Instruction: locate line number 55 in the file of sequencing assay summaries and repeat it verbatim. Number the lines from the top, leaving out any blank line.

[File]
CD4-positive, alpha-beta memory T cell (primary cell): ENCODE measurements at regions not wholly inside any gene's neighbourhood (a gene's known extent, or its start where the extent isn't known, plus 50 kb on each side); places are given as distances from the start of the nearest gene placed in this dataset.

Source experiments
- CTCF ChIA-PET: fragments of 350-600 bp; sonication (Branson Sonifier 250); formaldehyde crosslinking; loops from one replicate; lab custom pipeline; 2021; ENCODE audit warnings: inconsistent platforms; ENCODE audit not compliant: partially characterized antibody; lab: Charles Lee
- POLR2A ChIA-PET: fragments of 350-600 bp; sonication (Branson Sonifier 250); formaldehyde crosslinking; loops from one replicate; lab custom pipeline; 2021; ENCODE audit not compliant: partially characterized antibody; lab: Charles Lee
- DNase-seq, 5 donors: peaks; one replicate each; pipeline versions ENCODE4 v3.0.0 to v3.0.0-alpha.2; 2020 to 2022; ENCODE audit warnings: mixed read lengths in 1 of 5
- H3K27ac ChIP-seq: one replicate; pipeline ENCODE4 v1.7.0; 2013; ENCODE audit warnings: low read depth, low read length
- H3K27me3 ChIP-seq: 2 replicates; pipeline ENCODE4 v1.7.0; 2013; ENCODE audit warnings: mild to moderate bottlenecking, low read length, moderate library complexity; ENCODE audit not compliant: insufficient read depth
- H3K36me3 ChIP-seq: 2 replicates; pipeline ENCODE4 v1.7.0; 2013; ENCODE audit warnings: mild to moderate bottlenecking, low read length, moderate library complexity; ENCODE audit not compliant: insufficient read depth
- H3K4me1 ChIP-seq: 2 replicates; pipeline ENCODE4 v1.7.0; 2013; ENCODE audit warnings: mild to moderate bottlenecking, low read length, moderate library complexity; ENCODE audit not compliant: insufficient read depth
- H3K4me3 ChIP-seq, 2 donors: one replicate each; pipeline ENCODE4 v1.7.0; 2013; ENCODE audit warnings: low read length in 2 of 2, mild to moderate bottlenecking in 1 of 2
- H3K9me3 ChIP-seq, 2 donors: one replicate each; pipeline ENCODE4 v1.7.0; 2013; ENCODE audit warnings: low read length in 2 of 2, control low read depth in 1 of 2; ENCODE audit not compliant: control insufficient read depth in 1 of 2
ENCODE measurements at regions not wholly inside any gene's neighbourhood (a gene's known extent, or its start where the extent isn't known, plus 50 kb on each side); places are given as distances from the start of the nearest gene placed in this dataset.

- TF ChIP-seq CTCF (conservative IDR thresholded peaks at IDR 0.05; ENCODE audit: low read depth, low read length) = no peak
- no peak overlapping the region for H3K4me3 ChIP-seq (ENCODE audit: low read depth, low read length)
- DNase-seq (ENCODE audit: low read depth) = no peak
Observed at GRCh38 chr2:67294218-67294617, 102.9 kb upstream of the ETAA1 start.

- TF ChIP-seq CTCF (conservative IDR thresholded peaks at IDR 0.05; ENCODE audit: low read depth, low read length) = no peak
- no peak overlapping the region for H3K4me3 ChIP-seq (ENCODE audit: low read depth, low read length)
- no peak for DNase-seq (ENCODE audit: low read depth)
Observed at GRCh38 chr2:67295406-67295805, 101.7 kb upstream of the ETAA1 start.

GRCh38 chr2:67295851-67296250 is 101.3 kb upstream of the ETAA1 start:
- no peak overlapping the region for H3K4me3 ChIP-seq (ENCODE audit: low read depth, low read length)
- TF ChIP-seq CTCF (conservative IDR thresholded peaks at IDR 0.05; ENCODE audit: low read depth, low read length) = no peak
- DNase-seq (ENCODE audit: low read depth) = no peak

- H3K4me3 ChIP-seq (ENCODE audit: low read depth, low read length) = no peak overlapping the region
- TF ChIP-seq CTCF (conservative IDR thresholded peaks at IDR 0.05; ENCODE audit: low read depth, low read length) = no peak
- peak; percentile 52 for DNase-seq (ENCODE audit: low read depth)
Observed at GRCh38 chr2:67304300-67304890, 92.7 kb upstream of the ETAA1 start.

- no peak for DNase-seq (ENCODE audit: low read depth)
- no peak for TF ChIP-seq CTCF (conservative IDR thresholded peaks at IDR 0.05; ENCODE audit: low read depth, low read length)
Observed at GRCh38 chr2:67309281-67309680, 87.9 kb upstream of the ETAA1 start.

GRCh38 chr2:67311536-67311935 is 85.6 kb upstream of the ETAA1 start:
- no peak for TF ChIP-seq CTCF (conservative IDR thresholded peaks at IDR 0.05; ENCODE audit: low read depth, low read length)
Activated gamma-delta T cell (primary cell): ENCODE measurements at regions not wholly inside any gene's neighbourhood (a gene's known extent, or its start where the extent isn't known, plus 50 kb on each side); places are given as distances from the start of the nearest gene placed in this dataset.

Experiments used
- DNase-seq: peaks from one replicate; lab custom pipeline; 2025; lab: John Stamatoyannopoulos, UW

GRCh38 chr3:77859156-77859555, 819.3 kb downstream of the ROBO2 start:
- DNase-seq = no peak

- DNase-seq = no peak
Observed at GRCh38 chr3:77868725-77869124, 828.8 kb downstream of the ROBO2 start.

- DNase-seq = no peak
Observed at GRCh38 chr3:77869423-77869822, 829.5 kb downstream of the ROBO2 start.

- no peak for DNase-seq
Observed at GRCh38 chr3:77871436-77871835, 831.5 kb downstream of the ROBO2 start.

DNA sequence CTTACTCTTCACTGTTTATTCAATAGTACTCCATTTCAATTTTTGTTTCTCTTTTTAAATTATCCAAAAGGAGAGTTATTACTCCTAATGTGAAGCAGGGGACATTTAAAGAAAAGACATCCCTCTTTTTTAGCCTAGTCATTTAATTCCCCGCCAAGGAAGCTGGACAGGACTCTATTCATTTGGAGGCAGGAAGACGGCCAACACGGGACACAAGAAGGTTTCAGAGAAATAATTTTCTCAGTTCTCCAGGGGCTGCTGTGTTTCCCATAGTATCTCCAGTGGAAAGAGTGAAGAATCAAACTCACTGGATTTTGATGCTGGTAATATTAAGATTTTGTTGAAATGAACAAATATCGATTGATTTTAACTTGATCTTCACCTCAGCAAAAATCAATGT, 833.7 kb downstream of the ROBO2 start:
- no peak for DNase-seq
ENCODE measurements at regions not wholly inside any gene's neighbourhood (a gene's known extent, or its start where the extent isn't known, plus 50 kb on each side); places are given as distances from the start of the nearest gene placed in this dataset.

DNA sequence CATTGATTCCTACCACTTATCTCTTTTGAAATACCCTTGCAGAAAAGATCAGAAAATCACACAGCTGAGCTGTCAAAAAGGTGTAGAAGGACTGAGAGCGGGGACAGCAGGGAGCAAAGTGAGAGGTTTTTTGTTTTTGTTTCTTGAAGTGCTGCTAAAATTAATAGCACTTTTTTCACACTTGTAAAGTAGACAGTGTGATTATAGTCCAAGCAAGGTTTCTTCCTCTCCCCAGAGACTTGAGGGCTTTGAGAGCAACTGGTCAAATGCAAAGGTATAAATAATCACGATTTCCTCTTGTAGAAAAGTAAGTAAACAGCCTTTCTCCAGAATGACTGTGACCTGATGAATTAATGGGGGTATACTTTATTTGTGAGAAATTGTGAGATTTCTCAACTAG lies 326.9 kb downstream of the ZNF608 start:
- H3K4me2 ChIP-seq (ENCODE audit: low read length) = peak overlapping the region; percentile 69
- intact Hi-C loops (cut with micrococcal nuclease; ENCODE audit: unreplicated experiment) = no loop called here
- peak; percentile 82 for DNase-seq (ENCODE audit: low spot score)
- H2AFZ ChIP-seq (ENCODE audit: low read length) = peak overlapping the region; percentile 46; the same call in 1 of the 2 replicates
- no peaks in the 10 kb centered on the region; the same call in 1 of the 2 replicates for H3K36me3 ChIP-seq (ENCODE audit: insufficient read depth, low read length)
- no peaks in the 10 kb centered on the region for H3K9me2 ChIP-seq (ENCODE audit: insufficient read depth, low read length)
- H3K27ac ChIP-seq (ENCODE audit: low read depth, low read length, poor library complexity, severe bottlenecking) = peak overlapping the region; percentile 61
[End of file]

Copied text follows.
- H3K27ac ChIP-seq (ENCODE audit: low read depth, low read length, poor library complexity, severe bottlenecking) = peak overlapping the region; percentile 61